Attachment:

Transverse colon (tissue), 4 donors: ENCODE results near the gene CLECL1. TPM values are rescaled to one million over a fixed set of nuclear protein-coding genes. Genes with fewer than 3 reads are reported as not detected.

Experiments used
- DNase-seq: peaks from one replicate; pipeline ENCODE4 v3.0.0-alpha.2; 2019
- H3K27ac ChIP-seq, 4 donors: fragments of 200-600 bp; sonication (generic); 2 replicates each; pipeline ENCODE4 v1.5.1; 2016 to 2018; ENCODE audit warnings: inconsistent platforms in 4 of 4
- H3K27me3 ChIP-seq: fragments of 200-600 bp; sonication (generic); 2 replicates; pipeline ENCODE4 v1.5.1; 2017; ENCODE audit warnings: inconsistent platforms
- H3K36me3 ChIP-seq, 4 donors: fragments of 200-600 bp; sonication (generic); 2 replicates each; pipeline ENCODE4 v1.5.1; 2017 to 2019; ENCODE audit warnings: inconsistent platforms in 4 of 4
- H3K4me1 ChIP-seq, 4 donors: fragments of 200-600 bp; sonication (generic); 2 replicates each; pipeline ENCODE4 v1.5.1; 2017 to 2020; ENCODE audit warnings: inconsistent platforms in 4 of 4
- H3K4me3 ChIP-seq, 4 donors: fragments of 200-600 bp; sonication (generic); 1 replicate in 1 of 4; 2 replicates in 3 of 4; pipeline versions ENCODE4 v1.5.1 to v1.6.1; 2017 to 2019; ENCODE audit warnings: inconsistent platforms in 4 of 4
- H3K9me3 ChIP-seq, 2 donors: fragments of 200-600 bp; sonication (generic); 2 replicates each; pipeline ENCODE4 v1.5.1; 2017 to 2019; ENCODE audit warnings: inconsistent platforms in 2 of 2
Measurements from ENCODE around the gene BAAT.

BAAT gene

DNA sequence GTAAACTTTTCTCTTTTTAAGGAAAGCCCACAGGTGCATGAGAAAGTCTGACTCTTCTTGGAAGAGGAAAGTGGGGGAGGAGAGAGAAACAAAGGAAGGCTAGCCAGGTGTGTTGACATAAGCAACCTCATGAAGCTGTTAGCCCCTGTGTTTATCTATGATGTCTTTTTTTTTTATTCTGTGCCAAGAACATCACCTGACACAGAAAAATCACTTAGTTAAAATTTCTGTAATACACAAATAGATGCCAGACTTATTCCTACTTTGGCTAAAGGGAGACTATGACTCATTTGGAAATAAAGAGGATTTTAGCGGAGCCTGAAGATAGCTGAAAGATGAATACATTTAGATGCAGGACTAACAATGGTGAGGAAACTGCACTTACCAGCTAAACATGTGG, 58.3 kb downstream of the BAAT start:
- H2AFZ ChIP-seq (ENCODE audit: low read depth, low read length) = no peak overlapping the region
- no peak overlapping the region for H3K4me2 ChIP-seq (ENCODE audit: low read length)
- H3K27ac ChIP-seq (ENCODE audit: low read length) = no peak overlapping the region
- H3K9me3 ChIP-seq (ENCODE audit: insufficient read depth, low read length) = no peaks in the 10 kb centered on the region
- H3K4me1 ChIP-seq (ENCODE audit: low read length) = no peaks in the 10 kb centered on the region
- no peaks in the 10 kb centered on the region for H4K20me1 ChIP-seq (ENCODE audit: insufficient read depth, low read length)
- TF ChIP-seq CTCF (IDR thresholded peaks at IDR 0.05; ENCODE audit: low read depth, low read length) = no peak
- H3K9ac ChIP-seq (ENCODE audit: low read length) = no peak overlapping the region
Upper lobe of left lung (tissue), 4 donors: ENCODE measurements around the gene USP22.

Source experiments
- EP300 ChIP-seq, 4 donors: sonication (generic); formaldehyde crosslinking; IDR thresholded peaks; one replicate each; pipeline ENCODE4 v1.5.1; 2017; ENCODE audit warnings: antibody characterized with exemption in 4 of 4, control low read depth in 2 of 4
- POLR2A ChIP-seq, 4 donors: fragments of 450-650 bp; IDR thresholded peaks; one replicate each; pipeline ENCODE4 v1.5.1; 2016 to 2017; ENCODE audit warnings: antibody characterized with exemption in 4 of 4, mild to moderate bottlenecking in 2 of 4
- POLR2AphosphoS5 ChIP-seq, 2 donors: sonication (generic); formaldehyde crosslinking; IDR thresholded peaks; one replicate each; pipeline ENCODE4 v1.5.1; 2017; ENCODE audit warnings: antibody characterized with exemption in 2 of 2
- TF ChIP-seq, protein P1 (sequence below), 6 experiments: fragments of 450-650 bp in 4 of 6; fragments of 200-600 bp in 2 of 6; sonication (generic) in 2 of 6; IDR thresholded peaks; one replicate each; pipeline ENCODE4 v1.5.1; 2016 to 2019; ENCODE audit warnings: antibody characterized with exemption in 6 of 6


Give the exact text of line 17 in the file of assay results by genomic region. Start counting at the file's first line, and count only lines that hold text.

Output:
- H3K4me1 ChIP-seq (ENCODE audit: low read length) = no peaks in the 10 kb centered on the region